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One day a settler who had been losing logs between his place and the mill, discovered several branded log-ends floating in the Humptulips. A raft was grounded along shore. Becoming suspicious of the boom-man, he watched until he caught him sawing off the end of a log. Then he sent a bullet whizzing past the thief's head which frightened him so badly that he left the country.

Jim Newbury, of Humptulips, had been out to town at the time. Someone jokingly accused him of firing the warning shot. "No, it wasn't me." he declared calmly. "If I'd shot at him, I'd have hit him."

Not only was there danger of losing logs on the way to the mill, but the settlers had to trust to the honesty of the mill owners and their employees. By the early 1920s the stealing of logs had become a huge racket on the Harbor. Not only were markings obliterated and others substituted, but whole rafts were stolen and delivered to some mill. To protect their property, the logging operators incorporated and hired log patrols.

One night, a patrol member noticed a small raft being towed out of Hoquiam. Suspecting crooked work, he called Jerry Walker out of bed and they took a boat to Cosmopolis. There they found the raft and identified the logs as belonging to Walker Brothers.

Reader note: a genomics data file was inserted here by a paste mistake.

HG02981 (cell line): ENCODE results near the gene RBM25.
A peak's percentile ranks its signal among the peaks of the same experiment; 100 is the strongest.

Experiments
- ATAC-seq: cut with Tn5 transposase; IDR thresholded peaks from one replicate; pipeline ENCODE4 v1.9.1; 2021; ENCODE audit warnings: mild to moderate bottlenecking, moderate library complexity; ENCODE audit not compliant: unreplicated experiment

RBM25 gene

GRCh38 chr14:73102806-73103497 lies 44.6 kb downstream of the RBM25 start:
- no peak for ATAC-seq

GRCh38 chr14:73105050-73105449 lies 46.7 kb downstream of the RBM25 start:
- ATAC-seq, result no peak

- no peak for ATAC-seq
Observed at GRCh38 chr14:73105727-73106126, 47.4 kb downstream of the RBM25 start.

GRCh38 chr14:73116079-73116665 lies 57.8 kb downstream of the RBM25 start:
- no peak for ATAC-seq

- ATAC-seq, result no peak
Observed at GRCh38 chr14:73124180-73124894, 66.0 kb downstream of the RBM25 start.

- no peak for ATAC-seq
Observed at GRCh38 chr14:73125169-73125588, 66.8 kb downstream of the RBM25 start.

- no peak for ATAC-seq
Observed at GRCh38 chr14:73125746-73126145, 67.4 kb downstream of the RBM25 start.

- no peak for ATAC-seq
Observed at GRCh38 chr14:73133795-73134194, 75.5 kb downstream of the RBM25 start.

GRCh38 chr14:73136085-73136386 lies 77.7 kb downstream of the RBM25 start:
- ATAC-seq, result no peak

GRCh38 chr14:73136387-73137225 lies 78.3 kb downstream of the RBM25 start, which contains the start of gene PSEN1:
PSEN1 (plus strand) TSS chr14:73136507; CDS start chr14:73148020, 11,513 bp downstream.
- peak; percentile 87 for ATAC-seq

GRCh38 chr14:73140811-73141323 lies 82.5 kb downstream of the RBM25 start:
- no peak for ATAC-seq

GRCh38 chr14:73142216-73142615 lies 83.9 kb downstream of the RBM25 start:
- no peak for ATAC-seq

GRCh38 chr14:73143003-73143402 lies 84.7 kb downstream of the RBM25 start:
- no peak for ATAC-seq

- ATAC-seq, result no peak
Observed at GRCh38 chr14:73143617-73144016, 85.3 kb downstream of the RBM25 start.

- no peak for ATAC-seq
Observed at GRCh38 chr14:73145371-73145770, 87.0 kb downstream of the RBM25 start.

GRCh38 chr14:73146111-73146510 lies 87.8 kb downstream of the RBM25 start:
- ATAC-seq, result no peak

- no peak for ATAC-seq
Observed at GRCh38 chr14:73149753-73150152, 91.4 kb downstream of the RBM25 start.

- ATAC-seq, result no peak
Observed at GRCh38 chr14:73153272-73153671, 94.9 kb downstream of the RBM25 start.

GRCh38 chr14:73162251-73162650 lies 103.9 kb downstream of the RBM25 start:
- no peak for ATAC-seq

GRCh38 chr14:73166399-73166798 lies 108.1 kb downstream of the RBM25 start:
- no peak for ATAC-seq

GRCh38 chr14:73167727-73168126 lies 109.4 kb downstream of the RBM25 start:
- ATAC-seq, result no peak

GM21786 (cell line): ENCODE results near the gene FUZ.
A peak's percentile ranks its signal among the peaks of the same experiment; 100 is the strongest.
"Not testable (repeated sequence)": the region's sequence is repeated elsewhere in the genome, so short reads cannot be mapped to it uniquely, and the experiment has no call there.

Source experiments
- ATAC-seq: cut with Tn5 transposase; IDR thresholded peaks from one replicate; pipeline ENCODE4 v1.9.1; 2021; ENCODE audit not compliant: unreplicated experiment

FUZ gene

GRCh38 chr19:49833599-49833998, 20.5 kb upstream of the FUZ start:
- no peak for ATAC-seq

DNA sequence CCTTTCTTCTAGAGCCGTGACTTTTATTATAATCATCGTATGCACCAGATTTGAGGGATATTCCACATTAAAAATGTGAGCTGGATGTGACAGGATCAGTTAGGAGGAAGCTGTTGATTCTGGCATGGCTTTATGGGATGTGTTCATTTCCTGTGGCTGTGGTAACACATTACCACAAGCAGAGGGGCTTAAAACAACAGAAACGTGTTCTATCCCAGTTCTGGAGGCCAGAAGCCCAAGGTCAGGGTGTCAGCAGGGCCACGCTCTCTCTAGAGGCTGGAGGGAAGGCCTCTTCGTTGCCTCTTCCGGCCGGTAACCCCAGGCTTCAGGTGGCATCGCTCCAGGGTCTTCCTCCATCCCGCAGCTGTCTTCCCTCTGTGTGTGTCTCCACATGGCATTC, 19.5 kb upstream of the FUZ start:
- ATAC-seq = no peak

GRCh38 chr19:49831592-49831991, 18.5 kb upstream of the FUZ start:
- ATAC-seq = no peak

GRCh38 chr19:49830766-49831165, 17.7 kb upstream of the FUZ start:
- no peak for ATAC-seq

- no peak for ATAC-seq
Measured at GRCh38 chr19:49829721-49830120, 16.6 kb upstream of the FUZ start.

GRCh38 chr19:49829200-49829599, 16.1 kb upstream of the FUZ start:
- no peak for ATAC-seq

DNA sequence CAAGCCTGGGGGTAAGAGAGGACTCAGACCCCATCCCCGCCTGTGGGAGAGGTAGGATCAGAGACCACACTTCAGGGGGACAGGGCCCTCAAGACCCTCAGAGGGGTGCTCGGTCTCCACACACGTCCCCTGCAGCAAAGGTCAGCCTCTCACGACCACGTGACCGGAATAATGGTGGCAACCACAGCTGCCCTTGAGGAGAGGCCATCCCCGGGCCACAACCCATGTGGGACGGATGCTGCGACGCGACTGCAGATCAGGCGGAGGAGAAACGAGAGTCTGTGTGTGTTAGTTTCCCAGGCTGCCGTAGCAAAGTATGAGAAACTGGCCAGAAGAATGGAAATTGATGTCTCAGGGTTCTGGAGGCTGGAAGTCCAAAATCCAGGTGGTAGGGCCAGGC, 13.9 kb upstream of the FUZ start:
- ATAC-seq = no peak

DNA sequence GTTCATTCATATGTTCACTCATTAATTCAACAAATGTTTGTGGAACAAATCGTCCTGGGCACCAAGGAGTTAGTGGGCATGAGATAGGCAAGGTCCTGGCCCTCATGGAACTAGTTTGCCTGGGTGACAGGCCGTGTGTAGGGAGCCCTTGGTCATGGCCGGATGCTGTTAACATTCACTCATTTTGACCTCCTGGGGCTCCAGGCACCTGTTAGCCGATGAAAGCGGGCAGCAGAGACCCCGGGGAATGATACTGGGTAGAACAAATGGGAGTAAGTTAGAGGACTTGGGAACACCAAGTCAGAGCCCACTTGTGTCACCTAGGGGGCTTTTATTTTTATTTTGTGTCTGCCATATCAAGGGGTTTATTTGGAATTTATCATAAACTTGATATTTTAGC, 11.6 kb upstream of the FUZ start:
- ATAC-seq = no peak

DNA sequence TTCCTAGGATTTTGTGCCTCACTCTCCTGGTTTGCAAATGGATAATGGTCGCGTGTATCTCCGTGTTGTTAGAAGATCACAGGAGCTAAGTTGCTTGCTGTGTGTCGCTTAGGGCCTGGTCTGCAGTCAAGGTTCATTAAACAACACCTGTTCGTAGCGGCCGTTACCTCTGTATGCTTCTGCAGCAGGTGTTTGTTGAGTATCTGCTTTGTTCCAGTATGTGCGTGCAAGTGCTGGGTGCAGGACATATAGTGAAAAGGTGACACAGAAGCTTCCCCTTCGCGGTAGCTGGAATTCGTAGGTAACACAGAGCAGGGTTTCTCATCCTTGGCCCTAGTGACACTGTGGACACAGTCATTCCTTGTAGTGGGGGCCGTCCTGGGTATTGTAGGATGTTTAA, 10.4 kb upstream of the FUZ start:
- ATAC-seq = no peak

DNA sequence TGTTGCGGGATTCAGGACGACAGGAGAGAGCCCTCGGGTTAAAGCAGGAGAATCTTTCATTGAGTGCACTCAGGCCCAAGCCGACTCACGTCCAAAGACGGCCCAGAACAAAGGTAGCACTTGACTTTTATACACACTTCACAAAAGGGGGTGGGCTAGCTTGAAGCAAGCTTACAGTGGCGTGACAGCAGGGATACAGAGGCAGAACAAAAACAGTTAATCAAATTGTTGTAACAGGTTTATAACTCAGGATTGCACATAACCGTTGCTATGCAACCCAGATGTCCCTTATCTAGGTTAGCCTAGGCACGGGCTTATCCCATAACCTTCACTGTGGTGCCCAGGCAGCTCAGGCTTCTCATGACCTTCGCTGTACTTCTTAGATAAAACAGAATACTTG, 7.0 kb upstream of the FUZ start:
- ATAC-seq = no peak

With some fifty mills on the Harbor, all eager for timber, the logging industry advertised for more men. Swedes, Finns, Norwegians from the devastated logging areas of Minnesota, Wisconsin, and Michigan, as well as from the old country, responded in large numbers. So much so, that the population of Grays Harbor is now predominantly Scandivavian.

Tough and hardy as the early loggers were, they did not believe in all work and no play. Individual loggers came and went at will. But, twice a year - at Christmas and the Fourth of July - the camps shut down so that their entire crews could celebrate in town. Both Aberdeen and Hoquiam had scores of saloons, which on these special occasions remained open all night. As their double-doors swung open liquor fumes and tobacco smoke poured out, along with music and the sound of rowdy laughter. In the back rooms there were card games where gamblers took the unwary. There were also gaudily dress "soiled doves to keep the loggers happy and help them spend their hard-earned money. Most of the men returned to camp completely "broke", swearing they'd never do that again. Six months later they were ready for another fling.